Hungry for workers, factories are touting their jobs as careers

According to MAGNET, a nonprofit organization that works to grow Northeast Ohio’s manufacturing economy, there are some 8,000 open manufacturing jobs in Northeast Ohio. Many of them are entry-level positions, but companies are having a hard time filling the, and COVID-19 is making it worse.

Miguel Lugo and Pete Accorti of Talan Products Inc.

Miguel Lugo and Pete Accorti of Talan Products Inc.

Miguel Lugo had his first experiences in the manufacturing industry when he worked for Voss Aerospace in Ohio City, where his mom also worked, for one summer in high school. After graduating from James F. Rhodes High School in Old Brooklyn in 2001, the 38-year-old briefly worked at Auto Zone before landing a job as an entry-level laborer at Talan Products Inc., a metal stamping company in Collinwood. 

Sixteen years later, he’s risen the company ranks at Talan from a lowly general laborer to plant and tool room manager – and he’s not done rising yet. This fall, Lugo hopes to begin taking classes for his Master’s in Business Administration (MBA). Despite the perception that manufacturing jobs offer little opportunity for advancement, Lugo says he’s making a good living. 

“Manufacturing has definitely changed,” he said. “People are making careers out of it.”

Among other things, Lugo is charged with recruiting and training fresh talent at Talan, a company that makes products for the commercial roofing, LED lighting, solar energy, and electric vehicle industries. Despite being a fast-growing company, they’re having a hard time finding workers for general laborer positions, and the Covid-19 pandemic is making it worse.

“We have permanent positions open right now,” he said during a recent plant tour, pointing to temp workers feeding roofing materials through a metal stamping machine and packing them into long cardboard tubes. “I could hire 15-20 people, easily.”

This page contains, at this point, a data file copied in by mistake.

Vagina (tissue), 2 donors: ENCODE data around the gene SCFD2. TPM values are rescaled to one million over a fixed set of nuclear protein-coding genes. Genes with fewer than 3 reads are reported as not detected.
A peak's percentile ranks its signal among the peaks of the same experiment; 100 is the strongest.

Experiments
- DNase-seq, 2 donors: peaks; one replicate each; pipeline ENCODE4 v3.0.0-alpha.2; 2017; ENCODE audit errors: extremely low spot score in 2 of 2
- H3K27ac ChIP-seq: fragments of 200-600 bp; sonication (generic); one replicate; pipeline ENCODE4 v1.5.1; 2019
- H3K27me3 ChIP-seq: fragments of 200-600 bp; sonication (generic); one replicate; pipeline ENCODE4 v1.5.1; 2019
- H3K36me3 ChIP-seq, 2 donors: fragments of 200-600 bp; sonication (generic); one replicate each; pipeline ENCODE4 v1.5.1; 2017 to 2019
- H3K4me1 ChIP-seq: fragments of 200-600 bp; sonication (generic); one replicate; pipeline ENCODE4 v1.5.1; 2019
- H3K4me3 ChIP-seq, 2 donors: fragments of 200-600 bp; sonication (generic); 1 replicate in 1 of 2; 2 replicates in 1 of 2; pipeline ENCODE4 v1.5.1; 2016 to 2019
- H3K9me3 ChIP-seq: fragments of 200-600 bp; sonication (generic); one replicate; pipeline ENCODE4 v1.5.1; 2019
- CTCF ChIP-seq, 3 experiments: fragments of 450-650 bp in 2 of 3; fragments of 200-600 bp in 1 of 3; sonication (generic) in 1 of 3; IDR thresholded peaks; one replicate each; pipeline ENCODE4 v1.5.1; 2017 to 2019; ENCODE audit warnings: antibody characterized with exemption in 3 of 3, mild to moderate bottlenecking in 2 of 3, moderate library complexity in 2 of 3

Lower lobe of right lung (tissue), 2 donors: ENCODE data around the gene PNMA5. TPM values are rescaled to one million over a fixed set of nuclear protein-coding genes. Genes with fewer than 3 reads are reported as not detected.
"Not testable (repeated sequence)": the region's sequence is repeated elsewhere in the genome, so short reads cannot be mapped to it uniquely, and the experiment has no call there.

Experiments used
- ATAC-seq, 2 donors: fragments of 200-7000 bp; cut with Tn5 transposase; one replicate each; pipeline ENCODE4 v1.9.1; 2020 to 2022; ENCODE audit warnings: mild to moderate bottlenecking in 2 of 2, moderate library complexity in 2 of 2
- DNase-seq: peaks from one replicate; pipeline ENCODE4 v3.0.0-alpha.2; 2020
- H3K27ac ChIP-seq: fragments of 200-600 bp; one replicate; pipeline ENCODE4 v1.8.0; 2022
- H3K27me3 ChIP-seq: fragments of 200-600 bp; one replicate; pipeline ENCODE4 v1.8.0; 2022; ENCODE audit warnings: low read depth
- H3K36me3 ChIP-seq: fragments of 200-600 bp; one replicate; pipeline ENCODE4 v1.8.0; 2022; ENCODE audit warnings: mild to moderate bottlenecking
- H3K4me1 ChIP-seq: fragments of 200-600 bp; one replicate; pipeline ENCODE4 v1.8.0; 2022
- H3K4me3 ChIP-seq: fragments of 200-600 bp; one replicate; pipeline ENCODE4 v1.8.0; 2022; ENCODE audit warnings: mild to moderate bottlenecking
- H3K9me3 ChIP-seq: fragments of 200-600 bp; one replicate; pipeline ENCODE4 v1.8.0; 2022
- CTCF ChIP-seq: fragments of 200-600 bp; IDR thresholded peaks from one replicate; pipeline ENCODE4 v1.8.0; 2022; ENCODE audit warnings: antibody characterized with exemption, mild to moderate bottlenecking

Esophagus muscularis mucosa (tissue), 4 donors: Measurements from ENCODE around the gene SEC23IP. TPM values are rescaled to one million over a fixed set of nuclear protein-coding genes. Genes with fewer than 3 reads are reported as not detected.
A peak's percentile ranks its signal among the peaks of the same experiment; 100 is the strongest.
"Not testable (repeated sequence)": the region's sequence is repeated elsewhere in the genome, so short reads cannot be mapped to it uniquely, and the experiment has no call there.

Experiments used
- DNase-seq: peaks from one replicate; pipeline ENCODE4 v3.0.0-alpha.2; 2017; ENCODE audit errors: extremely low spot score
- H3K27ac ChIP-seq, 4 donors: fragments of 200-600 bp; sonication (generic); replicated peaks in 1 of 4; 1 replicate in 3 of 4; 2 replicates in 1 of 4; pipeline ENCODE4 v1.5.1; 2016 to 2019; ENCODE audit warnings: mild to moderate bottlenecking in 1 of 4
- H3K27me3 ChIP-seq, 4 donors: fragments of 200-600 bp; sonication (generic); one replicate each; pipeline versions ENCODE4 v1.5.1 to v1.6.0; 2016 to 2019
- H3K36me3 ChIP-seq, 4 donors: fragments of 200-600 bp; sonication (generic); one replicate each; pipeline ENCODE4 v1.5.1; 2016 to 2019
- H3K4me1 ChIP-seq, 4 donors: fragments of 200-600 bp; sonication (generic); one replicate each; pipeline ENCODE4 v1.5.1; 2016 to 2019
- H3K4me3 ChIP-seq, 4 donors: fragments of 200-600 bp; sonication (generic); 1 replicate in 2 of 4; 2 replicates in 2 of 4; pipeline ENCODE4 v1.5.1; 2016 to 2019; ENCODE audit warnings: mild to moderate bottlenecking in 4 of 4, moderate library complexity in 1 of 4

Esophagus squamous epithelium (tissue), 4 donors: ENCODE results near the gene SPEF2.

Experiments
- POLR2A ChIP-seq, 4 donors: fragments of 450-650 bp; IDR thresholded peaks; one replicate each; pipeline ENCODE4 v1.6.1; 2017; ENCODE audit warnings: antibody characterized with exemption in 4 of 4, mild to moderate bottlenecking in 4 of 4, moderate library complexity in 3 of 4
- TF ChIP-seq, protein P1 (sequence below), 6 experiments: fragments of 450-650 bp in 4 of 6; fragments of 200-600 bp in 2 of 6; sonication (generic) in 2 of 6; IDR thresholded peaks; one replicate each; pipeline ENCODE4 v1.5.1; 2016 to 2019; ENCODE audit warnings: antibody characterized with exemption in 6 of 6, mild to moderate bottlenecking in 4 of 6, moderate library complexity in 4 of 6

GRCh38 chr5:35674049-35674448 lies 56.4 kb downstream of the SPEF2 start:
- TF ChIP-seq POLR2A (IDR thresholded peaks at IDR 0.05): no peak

According to MAGNET, a nonprofit organization that works to grow Northeast Ohio’s manufacturing economy by helping small and mid-size manufacturers, there are some 8,000 open manufacturing jobs in Northeast Ohio. Many of them are entry-level positions, but companies are having a hard time filling them.

“I have major executives saying, ‘I’ve never seen it this bad,’” said Adam Snyder, sector partnership leader for Workforce Connect with MAGNET, a workforce development partnership. “These are people who have been in the manufacturing sector for decades. Manufacturing used to have a shortage of skilled labor. To have a shortage of entry-level labor is a newer problem.”

Getting creative

Although Ohio’s unemployment rate has dropped to 4.7%, the numbers can be deceiving — the US labor force participation rate was 63.3% in February 2020, dipped to 60.2% in April of last year, and is now back up to 61.5% as of March 2021. According to Snyder, about half a million people are not participating in the workforce who were a year ago, and that’s one of the reasons companies are so pinched.

One challenge is that many companies had to switch their shifts around during COVID-19 to comply with social distancing restrictions, reducing flexibility. Child care is also an issue for many workers, as many daycares closed during the pandemic and some are still operating at reduced capacity. Finally, people are afraid of getting COVID, and relatively generous relief funding is making it easier to delay returning to work. 

Snyder said federal unemployment benefits are creating a kind of “balloon” that is temporarily keeping some entry-level workers out of the workforce. “The attitude is, ‘I’m OK right now, and will be for a couple of months,” he said. “That’s why we’re talking to people about getting into the workforce pipeline now, so that they can take advantage of opportunities.”